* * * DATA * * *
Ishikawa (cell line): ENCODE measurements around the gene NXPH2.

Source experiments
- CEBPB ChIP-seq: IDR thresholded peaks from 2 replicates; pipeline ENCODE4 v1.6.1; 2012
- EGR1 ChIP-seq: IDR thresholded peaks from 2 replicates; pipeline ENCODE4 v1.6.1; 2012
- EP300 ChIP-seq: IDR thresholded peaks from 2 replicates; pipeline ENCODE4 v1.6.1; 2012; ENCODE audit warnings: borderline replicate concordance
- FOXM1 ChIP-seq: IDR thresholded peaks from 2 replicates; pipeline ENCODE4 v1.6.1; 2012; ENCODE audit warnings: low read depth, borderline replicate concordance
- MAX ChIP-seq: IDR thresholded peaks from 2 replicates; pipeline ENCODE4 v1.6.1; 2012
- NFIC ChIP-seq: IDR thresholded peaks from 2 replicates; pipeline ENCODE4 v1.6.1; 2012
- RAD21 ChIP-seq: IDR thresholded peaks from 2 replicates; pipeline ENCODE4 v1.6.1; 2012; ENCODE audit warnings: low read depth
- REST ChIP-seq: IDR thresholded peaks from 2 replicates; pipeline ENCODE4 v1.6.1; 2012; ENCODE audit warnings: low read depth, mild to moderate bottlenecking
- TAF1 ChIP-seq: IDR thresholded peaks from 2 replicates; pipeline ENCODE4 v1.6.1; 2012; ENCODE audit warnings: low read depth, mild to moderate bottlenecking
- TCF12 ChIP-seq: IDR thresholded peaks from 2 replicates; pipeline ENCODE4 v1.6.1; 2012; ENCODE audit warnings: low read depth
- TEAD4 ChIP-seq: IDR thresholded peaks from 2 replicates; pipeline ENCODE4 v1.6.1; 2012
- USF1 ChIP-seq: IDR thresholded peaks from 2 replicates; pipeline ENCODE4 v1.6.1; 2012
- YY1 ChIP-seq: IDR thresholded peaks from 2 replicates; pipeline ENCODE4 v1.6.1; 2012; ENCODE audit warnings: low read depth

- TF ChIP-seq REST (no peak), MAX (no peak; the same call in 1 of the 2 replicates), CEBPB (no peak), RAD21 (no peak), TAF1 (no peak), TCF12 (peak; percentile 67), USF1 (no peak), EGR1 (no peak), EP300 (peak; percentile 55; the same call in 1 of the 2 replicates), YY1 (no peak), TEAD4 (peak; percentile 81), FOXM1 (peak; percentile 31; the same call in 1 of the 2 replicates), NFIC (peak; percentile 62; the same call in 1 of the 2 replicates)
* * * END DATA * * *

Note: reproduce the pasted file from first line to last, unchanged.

Ishikawa (cell line): ENCODE measurements around the gene NXPH2.

Source experiments
- CEBPB ChIP-seq: IDR thresholded peaks from 2 replicates; pipeline ENCODE4 v1.6.1; 2012
- EGR1 ChIP-seq: IDR thresholded peaks from 2 replicates; pipeline ENCODE4 v1.6.1; 2012
- EP300 ChIP-seq: IDR thresholded peaks from 2 replicates; pipeline ENCODE4 v1.6.1; 2012; ENCODE audit warnings: borderline replicate concordance
- FOXM1 ChIP-seq: IDR thresholded peaks from 2 replicates; pipeline ENCODE4 v1.6.1; 2012; ENCODE audit warnings: low read depth, borderline replicate concordance
- MAX ChIP-seq: IDR thresholded peaks from 2 replicates; pipeline ENCODE4 v1.6.1; 2012
- NFIC ChIP-seq: IDR thresholded peaks from 2 replicates; pipeline ENCODE4 v1.6.1; 2012
- RAD21 ChIP-seq: IDR thresholded peaks from 2 replicates; pipeline ENCODE4 v1.6.1; 2012; ENCODE audit warnings: low read depth
- REST ChIP-seq: IDR thresholded peaks from 2 replicates; pipeline ENCODE4 v1.6.1; 2012; ENCODE audit warnings: low read depth, mild to moderate bottlenecking
- TAF1 ChIP-seq: IDR thresholded peaks from 2 replicates; pipeline ENCODE4 v1.6.1; 2012; ENCODE audit warnings: low read depth, mild to moderate bottlenecking
- TCF12 ChIP-seq: IDR thresholded peaks from 2 replicates; pipeline ENCODE4 v1.6.1; 2012; ENCODE audit warnings: low read depth
- TEAD4 ChIP-seq: IDR thresholded peaks from 2 replicates; pipeline ENCODE4 v1.6.1; 2012
- USF1 ChIP-seq: IDR thresholded peaks from 2 replicates; pipeline ENCODE4 v1.6.1; 2012
- YY1 ChIP-seq: IDR thresholded peaks from 2 replicates; pipeline ENCODE4 v1.6.1; 2012; ENCODE audit warnings: low read depth

- TF ChIP-seq REST (no peak), MAX (no peak; the same call in 1 of the 2 replicates), CEBPB (no peak), RAD21 (no peak), TAF1 (no peak), TCF12 (peak; percentile 67), USF1 (no peak), EGR1 (no peak), EP300 (peak; percentile 55; the same call in 1 of the 2 replicates), YY1 (no peak), TEAD4 (peak; percentile 81), FOXM1 (peak; percentile 31; the same call in 1 of the 2 replicates), NFIC (peak; percentile 62; the same call in 1 of the 2 replicates)